You may use the Website but are required to register as a user if you wish to read the full text of the content and articles available (the Content). You may not modify, publish, transmit, transfer or sell, reproduce, create derivative works from, distribute, perform, link, display, or in any way exploit any of the Content, in whole or in part, except as expressly permitted in these terms & conditions or with the prior written consent of Mondaq Ltd. You may not use electronic or other means to extract details or information about’s content, users or contributors in order to offer them any services or products which compete directly or indirectly with Mondaq Ltd’s services and products.


    Mondaq Ltd and/or its respective suppliers make no representations about the suitability of the information contained in the documents and related graphics published on this server for any purpose. All such documents and related graphics are provided "as is" without warranty of any kind. Mondaq Ltd and/or its respective suppliers hereby disclaim all warranties and conditions with regard to this information, including all implied warranties and conditions of merchantability, fitness for a particular purpose, title and non-infringement. In no event shall Mondaq Ltd and/or its respective suppliers be liable for any special, indirect or consequential damages or any damages whatsoever resulting from loss of use, data or profits, whether in an action of contract, negligence or other tortious action, arising out of or in connection with the use or performance of information available from this server.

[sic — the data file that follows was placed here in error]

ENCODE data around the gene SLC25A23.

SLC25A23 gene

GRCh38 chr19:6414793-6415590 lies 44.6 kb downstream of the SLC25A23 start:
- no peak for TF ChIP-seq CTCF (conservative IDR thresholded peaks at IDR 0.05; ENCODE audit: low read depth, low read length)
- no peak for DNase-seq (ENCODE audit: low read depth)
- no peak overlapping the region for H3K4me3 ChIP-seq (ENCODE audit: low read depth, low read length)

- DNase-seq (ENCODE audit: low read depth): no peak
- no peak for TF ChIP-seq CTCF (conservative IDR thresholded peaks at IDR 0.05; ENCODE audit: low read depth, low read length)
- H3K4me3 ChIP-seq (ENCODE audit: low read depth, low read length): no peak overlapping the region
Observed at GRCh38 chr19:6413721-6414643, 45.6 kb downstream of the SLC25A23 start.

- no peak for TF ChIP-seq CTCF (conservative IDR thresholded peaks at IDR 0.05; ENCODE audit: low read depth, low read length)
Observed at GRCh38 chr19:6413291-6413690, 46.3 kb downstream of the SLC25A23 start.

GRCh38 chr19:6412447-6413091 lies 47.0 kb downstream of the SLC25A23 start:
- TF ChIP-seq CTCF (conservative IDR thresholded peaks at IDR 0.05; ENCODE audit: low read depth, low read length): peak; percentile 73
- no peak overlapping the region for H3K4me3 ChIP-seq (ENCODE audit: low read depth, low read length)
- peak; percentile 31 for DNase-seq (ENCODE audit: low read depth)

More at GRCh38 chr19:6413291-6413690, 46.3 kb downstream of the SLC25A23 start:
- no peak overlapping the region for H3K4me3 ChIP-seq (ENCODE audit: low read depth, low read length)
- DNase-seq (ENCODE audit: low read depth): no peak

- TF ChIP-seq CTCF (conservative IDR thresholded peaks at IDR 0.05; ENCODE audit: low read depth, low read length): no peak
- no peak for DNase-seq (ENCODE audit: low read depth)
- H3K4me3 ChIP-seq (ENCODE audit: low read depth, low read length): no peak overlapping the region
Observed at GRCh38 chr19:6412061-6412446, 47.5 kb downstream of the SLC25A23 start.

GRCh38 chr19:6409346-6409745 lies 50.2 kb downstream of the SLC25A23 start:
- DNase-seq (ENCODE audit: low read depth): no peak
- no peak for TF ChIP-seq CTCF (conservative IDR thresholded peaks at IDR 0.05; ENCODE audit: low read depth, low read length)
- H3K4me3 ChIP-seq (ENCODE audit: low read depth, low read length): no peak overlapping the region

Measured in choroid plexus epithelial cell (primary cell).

The documents and related graphics published on this server could include technical inaccuracies or typographical errors. Changes are periodically added to the information herein. Mondaq Ltd and/or its respective suppliers may make improvements and/or changes in the product(s) and/or the program(s) described herein at any time.


    Mondaq Ltd requires you to register and provide information that personally identifies you, including what sort of information you are interested in, for three primary purposes:

    • To allow you to personalize the Mondaq websites you are visiting.
    • To enable features such as password reminder, newsletter alerts, email a colleague, and linking from Mondaq (and its affiliate sites) to your website.